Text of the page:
With funding from BID Leicester, The National Lottery Heritage Fund, Leicester City Council, PPL PRS and De Montfort University, the team have been working in partnership with Leicester Museums & Galleries, collecting memories and memorabilia from people who were part of the 70s Punk scene and working with young people across Leicester to curate a multi-sensory exhibition showcasing fashion, music, art and more.
Punk: Rage & Revolution tells the story of the 1970’s UK Punk scene through original objects, clothing, information panels and ephemera. While the exhibition will focus on the key year of 1977 – when the Queen’s Silver Jubilee spectacularly clashed with the Punk explosion notoriously led by The Sex Pistols – it will also examine earlier influences and the post-Punk era of New Wave and beyond. Alongside origins and influences, the exhibition will also look at the subculture’s ideology, attitude, fashion, music, art and legacy. The Leicester Punk scene, with its pubs, clubs, venues and characters, will also form part of the exhibition.
Joe Nixon, Co-Founder of Arch Creative, says, “Following the success of the Mods exhibition, Arch Creative are excited to once again be working with the team to produce an exhibition which conveys the rage and revolution from both the original punk scene and young people today. Punk had such a revolutionary impact on design and culture, so I’m excited to be able to shine a light on the virtually unknown story of the Leicester creatives who helped to influence and document Punk. We’ve already interviewed dozens of people for the project and are delighted to include contributions of exclusive content from the likes of high-profile artist Jamie Reid, Punk poet Dr John Cooper Clarke and renowned Leicester-born photographer Steve Pyke MBE.”
The exhibition will uncover successful Leicester creatives that were part of the scene, such as Joe Orton, Roger K Burton, Steve Pyke, Stephane Raynor, Helen Robinson, David Parkinson and Juliana Sissons. It will also feature iconic clothing from Roger K Burton’s world-class collection of Dame Vivienne Westwood Punk-era designs. This will be a must-see for visitors across the UK and beyond interested in youth culture, fashion, music, art, the DIY culture of punk and the influence and legacy this anti-establishment subculture has left behind.
Deputy City Mayor Cllr Piara Singh Clair said: “Our museums play a vital role in capturing and sharing stories that reflect the lives of local people, so I’m delighted that Leicester Museum & Art Gallery is to host this celebration of the Punk movement and what It meant to people in Leicester who were part of It.” The story of the Leicester and UK British Punk subculture will be told by those that were part of the scene. Young people from Leicester charity Soft Touch Arts are part of the exhibition curation team, learning directly from the Leicester Punks and contributing their ideas and reflections on what Punk means now. Through a series of creative projects and briefs, they are comparing and contrasting the social and political climate then and now, expressing what they learn through art, fanzines, fashion, music, dance, hair & make-up and styling.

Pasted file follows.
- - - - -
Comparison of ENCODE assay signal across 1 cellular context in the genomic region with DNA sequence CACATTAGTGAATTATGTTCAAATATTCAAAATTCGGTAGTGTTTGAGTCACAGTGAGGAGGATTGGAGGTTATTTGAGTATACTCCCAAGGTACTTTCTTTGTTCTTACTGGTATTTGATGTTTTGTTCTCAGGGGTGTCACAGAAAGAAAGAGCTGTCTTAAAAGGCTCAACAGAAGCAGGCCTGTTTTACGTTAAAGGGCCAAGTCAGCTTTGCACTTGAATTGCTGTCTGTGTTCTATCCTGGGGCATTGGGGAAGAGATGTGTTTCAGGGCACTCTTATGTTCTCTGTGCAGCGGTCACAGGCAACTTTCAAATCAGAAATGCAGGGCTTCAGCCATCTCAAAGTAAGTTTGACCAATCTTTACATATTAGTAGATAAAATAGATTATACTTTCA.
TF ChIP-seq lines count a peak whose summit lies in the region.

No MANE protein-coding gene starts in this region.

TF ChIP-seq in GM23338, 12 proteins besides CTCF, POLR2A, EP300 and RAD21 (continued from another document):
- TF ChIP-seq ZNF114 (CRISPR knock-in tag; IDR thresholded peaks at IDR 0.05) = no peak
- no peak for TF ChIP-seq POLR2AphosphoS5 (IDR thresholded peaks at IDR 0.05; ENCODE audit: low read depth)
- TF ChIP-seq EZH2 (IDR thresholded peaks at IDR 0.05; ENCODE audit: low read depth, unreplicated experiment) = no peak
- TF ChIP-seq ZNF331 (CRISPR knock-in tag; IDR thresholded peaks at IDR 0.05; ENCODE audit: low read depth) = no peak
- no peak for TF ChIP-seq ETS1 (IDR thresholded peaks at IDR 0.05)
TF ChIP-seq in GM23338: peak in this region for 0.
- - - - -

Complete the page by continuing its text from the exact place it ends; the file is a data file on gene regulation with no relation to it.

Christina Wigmore from Soft Touch Arts says, “We are grateful to The National Lottery Heritage Fund and National Lottery players for making this project possible. As well as having a nostalgic connection which will appeal to people across age ranges and cultures, this project has been an opportunity for young people to explore activism through art, media, fashion and music. The young people involved are thrilled to have the opportunity for their creative work to be shown in such a high-profile exhibition.”
Social History author Shaun Knapp said: “Punk was all about attitude which in itself informed its ideology, be it fashion, art or music and I’m looking forward to seeing how the young people of today engage with the punks from the 1970s to interpret one of the most fascinating and influential youth subcultures this country has seen.”
Jamie Reid’s seven-metre mural telling the story of Punk will be a key feature and The Gallery at De Montfort University will host an exhibition of Reid’s activism art. In August 2023, LCB Depot will host a selection of DMU student work in response to the briefs set to tie in with the Punk Rage & Revolution project.
A Punk Festival Weekend is planned for 18-20th August across Leicester which aims to boost tourism and visitors both to the exhibition and the city centre. Parts of the exhibition will tour to Northampton Museum (Sept ’23 – March ’24) and to Nottingham’s Backlit Gallery (August 2023) with each place revealing their own stories and legacy of Punk.
Simon Jenner, BID Leicester said: “We can’t wait to welcome Punk: Rage and Revolution to Leicester, building on the success of Mods: Shaping a Generation back in 2019. This will be an exciting exhibition and tie-in weekend festival that celebrates the colour, vibrancy, and energy of the punk scene, offering a series of events for people to enjoy across a range of city centre venues. As well as offering something new to the public, the exhibition and festival will provide a boost to footfall and sales for our businesses.”
Wider involvement of young people from open calls, Leicester schools and colleges and student responses to design briefs set by De Montfort University Arts, Design & Humanities and Media Departments will mean around 300 young people are directly involved in the project.
Other local businesses will also be supporting the project with De Montfort University funding a 12-month paid curation internship and PPL PRS sponsoring the interactive and music elements of the exhibition. To keep up to date with the project and exhibition follow rageandrevolution.co.uk www.facebook.com/shapingageneration/